Architecture Design People

Lavender’s Blue + Mizen Head West Cork

Sweetie Darling

Charles Haughey, thrice Taoiseach, and his lover girl Terry Keane were well known patrons of the arts in the closing years of the 20th century. Rather more obscurely, Charlie was once shipwrecked in heavy fog off Mizen Head. “We were sailing our former boat Taurima back to Howth at the end of September 1985 after she had spent most of the summer around the Blaskets. As night fell, a thick dense fog came down reducing visibility to zero. Due to a malfunction of our radar system, Taurima went on to the rocks at Mizen Head… She went down very quickly – in about five minutes – but we had time to send out a May Day and launch the life raft and small dinghy which was kept aboard.”

Things went from the their worst to not so bad. “Our May Day was picked up by the Shannon Marine Rescue and Coordination Centre, Valentia Radio and the lightkeepers in the Mizen Lighthouse. The rescue services went into operation immediately and both the Valentia and Baltimore Lifeboats were launched… I shall always remember the warm friendly atmosphere aboard the lifeboat; her crew were just marvellous. Listening to their good natured banter, repartee and wit, it was difficult to remember that they all have their services voluntarily and had been dragged from their homes or their socialising in the early hours of Sunday morning and put to sea.”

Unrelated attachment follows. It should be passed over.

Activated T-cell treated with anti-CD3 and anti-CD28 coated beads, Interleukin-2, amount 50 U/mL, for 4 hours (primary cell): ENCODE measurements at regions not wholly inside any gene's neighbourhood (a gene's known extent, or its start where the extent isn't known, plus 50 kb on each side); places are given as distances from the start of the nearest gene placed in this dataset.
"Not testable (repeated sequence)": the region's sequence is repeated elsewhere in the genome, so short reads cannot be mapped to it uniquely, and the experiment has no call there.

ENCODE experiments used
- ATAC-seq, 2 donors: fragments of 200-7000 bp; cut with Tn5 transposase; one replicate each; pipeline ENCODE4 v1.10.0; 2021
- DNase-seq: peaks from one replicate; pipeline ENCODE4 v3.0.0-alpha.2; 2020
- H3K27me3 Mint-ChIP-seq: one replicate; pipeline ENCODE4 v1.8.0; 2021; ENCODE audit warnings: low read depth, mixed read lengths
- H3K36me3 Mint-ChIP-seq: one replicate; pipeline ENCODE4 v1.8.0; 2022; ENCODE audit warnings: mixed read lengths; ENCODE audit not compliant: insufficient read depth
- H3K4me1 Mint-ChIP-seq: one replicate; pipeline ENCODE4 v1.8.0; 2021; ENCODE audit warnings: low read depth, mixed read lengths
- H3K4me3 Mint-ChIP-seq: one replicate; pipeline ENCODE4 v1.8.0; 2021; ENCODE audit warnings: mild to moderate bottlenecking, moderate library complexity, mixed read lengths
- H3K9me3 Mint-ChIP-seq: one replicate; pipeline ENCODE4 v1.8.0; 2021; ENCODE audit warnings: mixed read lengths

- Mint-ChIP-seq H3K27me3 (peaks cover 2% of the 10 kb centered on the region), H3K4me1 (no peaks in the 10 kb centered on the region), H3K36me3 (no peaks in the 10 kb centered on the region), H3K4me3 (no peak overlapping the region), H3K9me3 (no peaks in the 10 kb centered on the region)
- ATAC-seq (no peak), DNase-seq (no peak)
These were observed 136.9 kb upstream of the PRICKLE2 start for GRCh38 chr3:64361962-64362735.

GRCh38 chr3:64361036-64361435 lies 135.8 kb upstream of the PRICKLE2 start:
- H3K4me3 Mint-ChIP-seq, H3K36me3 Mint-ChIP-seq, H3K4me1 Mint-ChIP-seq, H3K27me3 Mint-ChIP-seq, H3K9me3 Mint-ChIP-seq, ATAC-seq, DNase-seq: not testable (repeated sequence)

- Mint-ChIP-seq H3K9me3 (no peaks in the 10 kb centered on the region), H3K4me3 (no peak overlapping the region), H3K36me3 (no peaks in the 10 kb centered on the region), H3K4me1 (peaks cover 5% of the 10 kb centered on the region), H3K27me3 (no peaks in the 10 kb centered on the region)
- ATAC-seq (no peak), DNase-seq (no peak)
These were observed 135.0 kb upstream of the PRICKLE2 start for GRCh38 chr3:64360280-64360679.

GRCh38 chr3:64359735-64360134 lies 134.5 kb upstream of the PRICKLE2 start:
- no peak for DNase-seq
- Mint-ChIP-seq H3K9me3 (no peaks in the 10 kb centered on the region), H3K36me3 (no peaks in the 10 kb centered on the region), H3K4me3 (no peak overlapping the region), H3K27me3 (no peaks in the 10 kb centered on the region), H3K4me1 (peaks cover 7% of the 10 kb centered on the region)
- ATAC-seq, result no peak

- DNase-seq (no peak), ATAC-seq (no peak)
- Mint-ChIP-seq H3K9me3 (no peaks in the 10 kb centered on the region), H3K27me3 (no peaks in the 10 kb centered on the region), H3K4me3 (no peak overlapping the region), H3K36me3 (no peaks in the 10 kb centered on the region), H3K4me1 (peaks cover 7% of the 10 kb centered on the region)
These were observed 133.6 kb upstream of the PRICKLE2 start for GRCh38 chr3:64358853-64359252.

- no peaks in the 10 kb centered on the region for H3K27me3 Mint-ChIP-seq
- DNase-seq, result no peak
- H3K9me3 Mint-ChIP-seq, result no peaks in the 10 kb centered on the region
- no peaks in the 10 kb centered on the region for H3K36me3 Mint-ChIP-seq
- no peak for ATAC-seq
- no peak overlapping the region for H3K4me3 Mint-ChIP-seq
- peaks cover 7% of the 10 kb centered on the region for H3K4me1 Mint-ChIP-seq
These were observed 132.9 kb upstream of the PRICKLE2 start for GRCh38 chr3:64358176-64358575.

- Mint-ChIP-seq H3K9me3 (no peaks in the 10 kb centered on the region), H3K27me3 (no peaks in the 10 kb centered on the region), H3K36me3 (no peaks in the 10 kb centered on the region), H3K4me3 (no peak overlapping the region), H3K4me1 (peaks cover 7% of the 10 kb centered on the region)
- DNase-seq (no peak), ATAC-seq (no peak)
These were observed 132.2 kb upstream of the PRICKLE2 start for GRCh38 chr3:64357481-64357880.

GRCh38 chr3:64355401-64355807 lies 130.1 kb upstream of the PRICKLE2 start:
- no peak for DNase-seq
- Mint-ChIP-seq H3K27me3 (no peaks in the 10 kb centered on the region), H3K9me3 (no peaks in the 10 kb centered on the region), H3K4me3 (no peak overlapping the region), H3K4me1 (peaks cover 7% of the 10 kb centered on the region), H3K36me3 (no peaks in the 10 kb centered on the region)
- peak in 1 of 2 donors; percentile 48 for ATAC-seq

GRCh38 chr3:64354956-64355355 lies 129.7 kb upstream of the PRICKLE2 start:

This story is recorded in a 1994 framed copy of the Sunday Independent on the wall of the meteorological lodge at Mizen Head. On the edge of the world, followers of the Shipping Forecast will know Mizen Head falls under Fastnet. The other sea areas around Ireland in an anticlockwise fashion are Shannon, Rockall, Malin and Irish Sea. Frank Keohane opens his 2020 epic book The Buildings of Ireland: Cork City and County, “Cork is the southernmost and largest county in Ireland…” This is the Very Wild Atlantic Way. Marine mammal spotting – for those strong enough to hold onto binoculars in the ever prevailing winds – includes Risso’s Dolphins (March to May), Minke Whales (March to November), Basking Sharks (April to June), Common Dolphins (April to December), Humpback Whales (May to December), Atlantic Sunfish (June to August) and Fin Whales (June to December). Stormzy. Stormby. Stormy.

Sharon Townshend, châtelaine of The Castle at Castletownshend, a few kilometres west of Mizen Head, describes it well, “At Ireland’s most southwesterly point, cross the iconic Mizen Bridge to the signal station and enjoy the spectacular sea views out to the Fastnet Lighthouse. The Mizen Head visitor centre with a café and gift shop is positioned hight on a cliff and exhibits all sorts of maritime paraphernalia, the station keeper’s living quarters as well as an amazing photographic collage of the wildlife and underwater life.”

Architecture People Town Houses

Origin Gallery Dublin + Noelle Campbell-Sharp

Change of Art